UK Prime Minister David Cameron secured an opt-out on closer economic integration, claiming a victory at his first EU summit in Brussels yesterday (17 June).
EU leaders agreed to greater surveillance and coordination of national budgets but a deal on sanctions for countries in a weak financial position will not be finalised until a high-level task force, led by permanent Council President Herman Van Rompuy, reports in October.
Cameron said he had secured "a clear agreement" that London's economic sovereignty would not be affected by any changes agreed at the next EU summit.
"This meeting has ensured that UK opt-outs are safeguarded," said the new prime minister. The bottom line for the UK is that "the euro zone needs to sort out its problems," he added.
Cameron also stressed that the UK would always present its budget to Westminster before Brussels, in response to proposals from the European Commission to have national budgets pre-examined at EU level.
Leaders await task force report
The Van Rompuy Task Force will look at whether withholding EU funds might be an option for punishing errant governments, while an earlier Franco-German proposal to suspend countries' voting rights has met with a cold response from other member states.
There have been ongoing concerns among diplomats about the practicalities of imposing sanctions, with some fearing that financial penalties would exacerbate economic problems (EURACTIV 17/06/10).
Speaking in Brussels, French President Nicolas Sarkozy suggested making sanctions tougher for eurozone members than countries such as the UK and Denmark, which have opted out of the single currency – something likely to appeal to the UK's new leader.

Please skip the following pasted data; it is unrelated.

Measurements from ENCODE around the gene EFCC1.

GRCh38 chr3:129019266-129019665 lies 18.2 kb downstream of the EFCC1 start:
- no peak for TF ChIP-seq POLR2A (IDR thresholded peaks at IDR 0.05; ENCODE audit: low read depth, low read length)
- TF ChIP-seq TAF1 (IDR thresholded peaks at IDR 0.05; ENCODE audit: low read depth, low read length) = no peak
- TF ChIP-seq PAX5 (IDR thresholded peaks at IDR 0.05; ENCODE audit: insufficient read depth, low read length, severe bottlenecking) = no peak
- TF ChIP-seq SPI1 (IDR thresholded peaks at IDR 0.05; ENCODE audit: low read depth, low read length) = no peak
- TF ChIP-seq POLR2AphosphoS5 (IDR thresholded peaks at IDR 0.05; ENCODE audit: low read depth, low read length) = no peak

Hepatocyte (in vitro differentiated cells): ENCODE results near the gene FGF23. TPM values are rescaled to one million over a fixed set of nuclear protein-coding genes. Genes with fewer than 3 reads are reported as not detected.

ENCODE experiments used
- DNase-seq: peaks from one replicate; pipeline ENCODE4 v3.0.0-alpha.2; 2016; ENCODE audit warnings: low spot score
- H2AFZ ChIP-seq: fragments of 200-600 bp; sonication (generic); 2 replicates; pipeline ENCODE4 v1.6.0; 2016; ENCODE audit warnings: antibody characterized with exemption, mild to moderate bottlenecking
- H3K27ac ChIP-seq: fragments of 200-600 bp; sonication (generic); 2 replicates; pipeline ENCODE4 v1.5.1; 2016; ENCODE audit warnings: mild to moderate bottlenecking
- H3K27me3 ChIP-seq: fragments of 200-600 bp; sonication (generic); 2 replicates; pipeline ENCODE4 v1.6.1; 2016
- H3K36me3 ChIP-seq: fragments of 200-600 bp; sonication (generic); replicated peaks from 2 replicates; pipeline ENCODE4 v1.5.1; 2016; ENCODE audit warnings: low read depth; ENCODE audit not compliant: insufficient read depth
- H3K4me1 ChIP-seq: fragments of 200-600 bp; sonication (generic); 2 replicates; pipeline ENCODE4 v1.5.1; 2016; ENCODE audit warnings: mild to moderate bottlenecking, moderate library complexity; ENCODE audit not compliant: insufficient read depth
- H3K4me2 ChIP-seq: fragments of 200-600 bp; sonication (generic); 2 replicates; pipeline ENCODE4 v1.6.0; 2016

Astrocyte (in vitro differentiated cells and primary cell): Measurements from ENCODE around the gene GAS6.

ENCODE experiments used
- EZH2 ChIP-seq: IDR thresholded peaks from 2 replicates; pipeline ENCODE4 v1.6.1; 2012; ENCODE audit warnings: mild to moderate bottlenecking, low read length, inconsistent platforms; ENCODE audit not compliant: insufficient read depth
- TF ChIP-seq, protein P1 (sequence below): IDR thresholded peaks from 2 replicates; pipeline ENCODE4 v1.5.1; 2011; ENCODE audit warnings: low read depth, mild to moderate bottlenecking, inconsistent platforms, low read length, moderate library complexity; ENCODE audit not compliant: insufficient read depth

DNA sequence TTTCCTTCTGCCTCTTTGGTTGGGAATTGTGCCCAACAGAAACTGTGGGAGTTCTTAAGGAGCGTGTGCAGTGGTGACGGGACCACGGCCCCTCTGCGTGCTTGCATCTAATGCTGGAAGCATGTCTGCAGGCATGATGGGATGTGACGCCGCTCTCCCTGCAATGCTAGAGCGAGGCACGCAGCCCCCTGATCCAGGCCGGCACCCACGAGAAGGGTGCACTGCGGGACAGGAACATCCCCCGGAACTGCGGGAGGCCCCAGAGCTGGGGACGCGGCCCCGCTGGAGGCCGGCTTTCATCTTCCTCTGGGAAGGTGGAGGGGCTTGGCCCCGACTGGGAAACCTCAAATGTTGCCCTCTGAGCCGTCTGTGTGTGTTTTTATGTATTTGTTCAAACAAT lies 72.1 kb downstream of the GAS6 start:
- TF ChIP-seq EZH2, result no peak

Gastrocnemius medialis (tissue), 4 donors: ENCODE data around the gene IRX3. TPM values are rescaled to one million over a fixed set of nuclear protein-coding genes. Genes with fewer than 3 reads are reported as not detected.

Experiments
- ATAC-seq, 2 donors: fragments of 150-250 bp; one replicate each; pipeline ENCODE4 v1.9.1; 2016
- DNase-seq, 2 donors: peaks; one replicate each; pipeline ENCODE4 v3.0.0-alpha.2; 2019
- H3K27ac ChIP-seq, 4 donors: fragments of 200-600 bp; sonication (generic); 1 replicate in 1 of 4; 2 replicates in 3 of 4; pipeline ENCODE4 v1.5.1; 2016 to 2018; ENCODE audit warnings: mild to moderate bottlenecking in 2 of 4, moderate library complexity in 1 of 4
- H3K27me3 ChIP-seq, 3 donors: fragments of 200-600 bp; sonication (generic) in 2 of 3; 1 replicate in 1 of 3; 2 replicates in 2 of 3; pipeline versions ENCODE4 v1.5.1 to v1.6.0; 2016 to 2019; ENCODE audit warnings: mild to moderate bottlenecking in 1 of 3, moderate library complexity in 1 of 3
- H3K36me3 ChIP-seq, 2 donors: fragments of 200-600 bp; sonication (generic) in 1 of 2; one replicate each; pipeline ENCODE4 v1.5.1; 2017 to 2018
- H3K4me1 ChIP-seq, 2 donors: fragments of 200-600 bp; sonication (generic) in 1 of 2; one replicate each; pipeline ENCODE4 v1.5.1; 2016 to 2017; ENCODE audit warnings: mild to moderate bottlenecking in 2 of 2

Sarkozy also stressed that economic policy decisions in Europe were "not federal" and that the practice remained "unanimity decision-making" among heads of state and government.
The French position remains at odds with the German view that the proposed "economic government" would be for all EU members and not just eurozone countries.
At the insistence of German Chancellor Angela Merkel, Sarkozy dropped his earlier suggestion that the EU's economic government should be dealt with only among the 16 members of the euro zone.
Budgets to be 'peer reviewed'
It was also agreed yesterday that from 2011 member states will present budgetary data to Brussels in the first half of the year so that the EU executive and European Council can assess the assumptions underlying the plan.
At the insistence of the UK, the final agreement at the summit adds that this will "take account of national budgetary procedures" – satisfying Cameron's desire to provide information to British houses of parliament before sharing budgetary details with Europe.
In addition to stepping up the level of peer review, EU leaders agreed to develop a scoreboard "to better assess competitiveness developments and imbalances" and allow for an early detection of unsustainable or dangerous trends.